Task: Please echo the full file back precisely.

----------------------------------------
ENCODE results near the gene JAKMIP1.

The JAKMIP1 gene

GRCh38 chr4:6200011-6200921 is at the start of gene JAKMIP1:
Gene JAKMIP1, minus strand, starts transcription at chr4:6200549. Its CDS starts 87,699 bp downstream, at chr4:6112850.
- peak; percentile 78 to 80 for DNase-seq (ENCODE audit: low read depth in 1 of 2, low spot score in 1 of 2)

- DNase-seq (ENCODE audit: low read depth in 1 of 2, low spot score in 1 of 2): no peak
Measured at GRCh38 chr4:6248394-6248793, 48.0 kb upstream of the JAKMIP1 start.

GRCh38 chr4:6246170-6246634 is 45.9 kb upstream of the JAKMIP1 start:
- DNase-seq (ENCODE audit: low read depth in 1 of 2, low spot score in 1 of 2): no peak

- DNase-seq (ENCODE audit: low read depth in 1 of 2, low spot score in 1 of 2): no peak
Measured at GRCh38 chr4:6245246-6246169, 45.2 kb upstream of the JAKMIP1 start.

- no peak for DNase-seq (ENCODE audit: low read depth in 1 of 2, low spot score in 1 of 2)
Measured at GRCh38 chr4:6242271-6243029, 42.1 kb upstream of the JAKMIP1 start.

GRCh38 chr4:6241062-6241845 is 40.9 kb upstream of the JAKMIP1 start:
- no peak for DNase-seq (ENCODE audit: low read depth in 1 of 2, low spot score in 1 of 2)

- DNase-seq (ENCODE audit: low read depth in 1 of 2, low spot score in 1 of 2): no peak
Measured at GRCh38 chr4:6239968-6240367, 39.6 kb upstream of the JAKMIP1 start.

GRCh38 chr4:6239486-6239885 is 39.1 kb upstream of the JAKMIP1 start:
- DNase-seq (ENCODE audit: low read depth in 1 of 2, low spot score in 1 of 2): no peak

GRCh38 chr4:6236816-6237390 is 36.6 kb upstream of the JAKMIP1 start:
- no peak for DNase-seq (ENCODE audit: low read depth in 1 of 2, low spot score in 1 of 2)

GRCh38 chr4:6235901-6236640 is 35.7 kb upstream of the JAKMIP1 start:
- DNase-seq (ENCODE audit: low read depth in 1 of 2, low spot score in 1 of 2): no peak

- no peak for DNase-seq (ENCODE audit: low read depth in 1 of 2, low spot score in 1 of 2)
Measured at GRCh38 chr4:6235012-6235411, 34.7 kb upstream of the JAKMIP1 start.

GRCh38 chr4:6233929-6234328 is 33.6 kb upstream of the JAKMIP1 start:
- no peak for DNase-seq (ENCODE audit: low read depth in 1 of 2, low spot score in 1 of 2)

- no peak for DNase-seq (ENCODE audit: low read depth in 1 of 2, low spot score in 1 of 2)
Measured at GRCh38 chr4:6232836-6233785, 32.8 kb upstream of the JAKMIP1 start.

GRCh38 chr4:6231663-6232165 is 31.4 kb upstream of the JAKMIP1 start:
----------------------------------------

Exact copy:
ENCODE results near the gene JAKMIP1.

The JAKMIP1 gene

GRCh38 chr4:6200011-6200921 is at the start of gene JAKMIP1:
Gene JAKMIP1, minus strand, starts transcription at chr4:6200549. Its CDS starts 87,699 bp downstream, at chr4:6112850.
- peak; percentile 78 to 80 for DNase-seq (ENCODE audit: low read depth in 1 of 2, low spot score in 1 of 2)

- DNase-seq (ENCODE audit: low read depth in 1 of 2, low spot score in 1 of 2): no peak
Measured at GRCh38 chr4:6248394-6248793, 48.0 kb upstream of the JAKMIP1 start.

GRCh38 chr4:6246170-6246634 is 45.9 kb upstream of the JAKMIP1 start:
- DNase-seq (ENCODE audit: low read depth in 1 of 2, low spot score in 1 of 2): no peak

- DNase-seq (ENCODE audit: low read depth in 1 of 2, low spot score in 1 of 2): no peak
Measured at GRCh38 chr4:6245246-6246169, 45.2 kb upstream of the JAKMIP1 start.

- no peak for DNase-seq (ENCODE audit: low read depth in 1 of 2, low spot score in 1 of 2)
Measured at GRCh38 chr4:6242271-6243029, 42.1 kb upstream of the JAKMIP1 start.

GRCh38 chr4:6241062-6241845 is 40.9 kb upstream of the JAKMIP1 start:
- no peak for DNase-seq (ENCODE audit: low read depth in 1 of 2, low spot score in 1 of 2)

- DNase-seq (ENCODE audit: low read depth in 1 of 2, low spot score in 1 of 2): no peak
Measured at GRCh38 chr4:6239968-6240367, 39.6 kb upstream of the JAKMIP1 start.

GRCh38 chr4:6239486-6239885 is 39.1 kb upstream of the JAKMIP1 start:
- DNase-seq (ENCODE audit: low read depth in 1 of 2, low spot score in 1 of 2): no peak

GRCh38 chr4:6236816-6237390 is 36.6 kb upstream of the JAKMIP1 start:
- no peak for DNase-seq (ENCODE audit: low read depth in 1 of 2, low spot score in 1 of 2)

GRCh38 chr4:6235901-6236640 is 35.7 kb upstream of the JAKMIP1 start:
- DNase-seq (ENCODE audit: low read depth in 1 of 2, low spot score in 1 of 2): no peak

- no peak for DNase-seq (ENCODE audit: low read depth in 1 of 2, low spot score in 1 of 2)
Measured at GRCh38 chr4:6235012-6235411, 34.7 kb upstream of the JAKMIP1 start.

GRCh38 chr4:6233929-6234328 is 33.6 kb upstream of the JAKMIP1 start:
- no peak for DNase-seq (ENCODE audit: low read depth in 1 of 2, low spot score in 1 of 2)

- no peak for DNase-seq (ENCODE audit: low read depth in 1 of 2, low spot score in 1 of 2)
Measured at GRCh38 chr4:6232836-6233785, 32.8 kb upstream of the JAKMIP1 start.

GRCh38 chr4:6231663-6232165 is 31.4 kb upstream of the JAKMIP1 start: